Quick Takes: Engine trouble
Mechanic makes shocking discovery under the hood
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Something looked off when a South Carolina auto mechanic popped the hood of a Ford Focus on Sept. 26 only to find what appeared to be a massive tan-colored hose stretching from the car’s radiator toward the back of the engine. It wasn’t an aftermarket part—it was a live 8-foot albino boa constrictor. Technicians at the Myrtle Beach Ford dealer said they didn’t know how the rare snake—which was still alive—came to be entwined under the hood of the sedan. Getting the 20-pound squatter out of the engine bay took some doing. Mechanics had to remove components from the engine so an exterminator could get to work. “Took a little bit to get him out because they’re all muscle,” snake removal expert Russell Cavender told WBTW-TV.
No place for pets
Do not put your pets through an X-ray scanner at airport security, Transportation Security Administration officials at Buffalo Niagara International Airport warned Sept. 27. The unusual reminder comes after TSA officials noticed an uptick at the airport with passengers who attempted to shove small dogs, cats, and other animals through the security screening conveyor belt typically reserved for carry-on bags, purses, and other personal items. “The only time your pet should go for an X-ray is if your veterinarian schedules one,” TSA spokesperson Lisa Farbstein told CNN.
Every dog has its day—but not behind the wheel. Police in Slovakia fined a motorist in September for apparently allowing his large brown hunting dog to sit in the driver’s seat of his moving vehicle. Speed cameras captured footage of the animal appearing to pilot the automobile without human intervention. Police said the driver claimed the dog surprised him by jumping in his lap and only appeared to take control of the vehicle, a story authorities dismissed after reviewing footage.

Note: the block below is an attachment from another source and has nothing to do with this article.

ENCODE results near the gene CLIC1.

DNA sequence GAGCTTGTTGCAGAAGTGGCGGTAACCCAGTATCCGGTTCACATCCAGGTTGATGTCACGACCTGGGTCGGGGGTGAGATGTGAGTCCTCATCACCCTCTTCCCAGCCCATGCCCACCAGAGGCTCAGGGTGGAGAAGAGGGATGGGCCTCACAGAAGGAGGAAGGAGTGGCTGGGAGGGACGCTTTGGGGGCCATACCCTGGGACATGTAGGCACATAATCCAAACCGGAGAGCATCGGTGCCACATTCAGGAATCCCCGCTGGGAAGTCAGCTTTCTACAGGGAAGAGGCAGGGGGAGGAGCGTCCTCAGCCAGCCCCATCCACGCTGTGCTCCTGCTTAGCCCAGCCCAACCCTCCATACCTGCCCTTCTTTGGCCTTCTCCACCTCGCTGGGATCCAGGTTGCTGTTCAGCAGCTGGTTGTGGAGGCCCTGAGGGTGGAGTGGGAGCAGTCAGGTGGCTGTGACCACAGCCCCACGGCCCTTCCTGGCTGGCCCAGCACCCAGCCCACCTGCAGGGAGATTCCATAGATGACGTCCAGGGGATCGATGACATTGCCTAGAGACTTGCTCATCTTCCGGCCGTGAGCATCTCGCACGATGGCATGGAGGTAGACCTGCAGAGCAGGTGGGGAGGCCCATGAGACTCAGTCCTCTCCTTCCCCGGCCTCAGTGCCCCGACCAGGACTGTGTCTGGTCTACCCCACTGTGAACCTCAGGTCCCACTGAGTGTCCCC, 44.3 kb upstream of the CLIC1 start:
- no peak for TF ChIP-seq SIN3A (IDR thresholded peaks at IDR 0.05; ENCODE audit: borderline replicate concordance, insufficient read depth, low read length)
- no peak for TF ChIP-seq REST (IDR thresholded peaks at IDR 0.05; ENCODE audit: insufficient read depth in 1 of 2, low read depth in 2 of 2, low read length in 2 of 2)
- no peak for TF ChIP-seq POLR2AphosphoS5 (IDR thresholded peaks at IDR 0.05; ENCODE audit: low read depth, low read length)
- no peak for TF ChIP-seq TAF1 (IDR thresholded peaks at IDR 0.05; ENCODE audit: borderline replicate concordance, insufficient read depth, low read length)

On the bright side, the DoorDash driver saved the food. The car, on the other hand, might be a write-off. Middleton, Mass., police say a delivery driver in September drove her vehicle straight into a swamp. The driver, who escaped the partially submerged car with a Dunkin’ Donuts order, told police she was just following her phone’s GPS directions down a dirt path when she plunged into the body of water. Police charged her with negligent operation of a motor vehicle.
Tongue on fire
A scorched mouth and stomach couldn’t stop a Canadian man from breaking the world record for eating Carolina reaper hot peppers. Guinness World Records announced Sept. 26 that vegan competitive eater Mike Jack got 50 Carolina reaper peppers down in just over six minutes, 49 seconds—good enough for a new record. Many herald the reaper, which is hundreds of times hotter than a jalapeño, as the hottest pepper in the world. Jack, who devoured 85 additional reaper peppers after securing the record, said his stomach hurt more than his mouth: “I get bad cramps. It feels like someone is squeezing and twisting my guts.”
Reptile on the run
It’s hard to keep a good tortoise down. Officials with a Pennsylvania animal clinic reported on Oct. 2 they’d found their pet tortoise after it escaped its home—for a third time. Tank, who belongs to one of the veterinarians at the Leighton clinic, typically resides in an enclosed pen outside. “There was a hole in the fence that the little sucker plowed through,” veterinary technician Megan McFarland said. “I call him Houdini.” In his most recent breakout, Tank went missing for more than a week. But he didn’t make it far. Happily, staff said Tank turned up at a nearby residence he’d visited during previous escape attempts.
Sailing through retirement
Floating somewhere on the seven seas, Marty and Jess Ansen are enjoying their retirement. Ever since June 2022, the Australian couple has been cruising the world nonstop on more than 50 consecutive trips aboard a cruise ship. By Oct. 29, the couple will have been at sea for 500 days. According to the Ansens, the nonstop passage aboard Princess Cruises’ Coral Princess is cheaper than purchasing a retirement home in Australia. Besides the travel and sightseeing, the Ansens say they really appreciate leaving behind basic household chores like washing dishes or making the bed. They plan to stay on the ship for two years in all.
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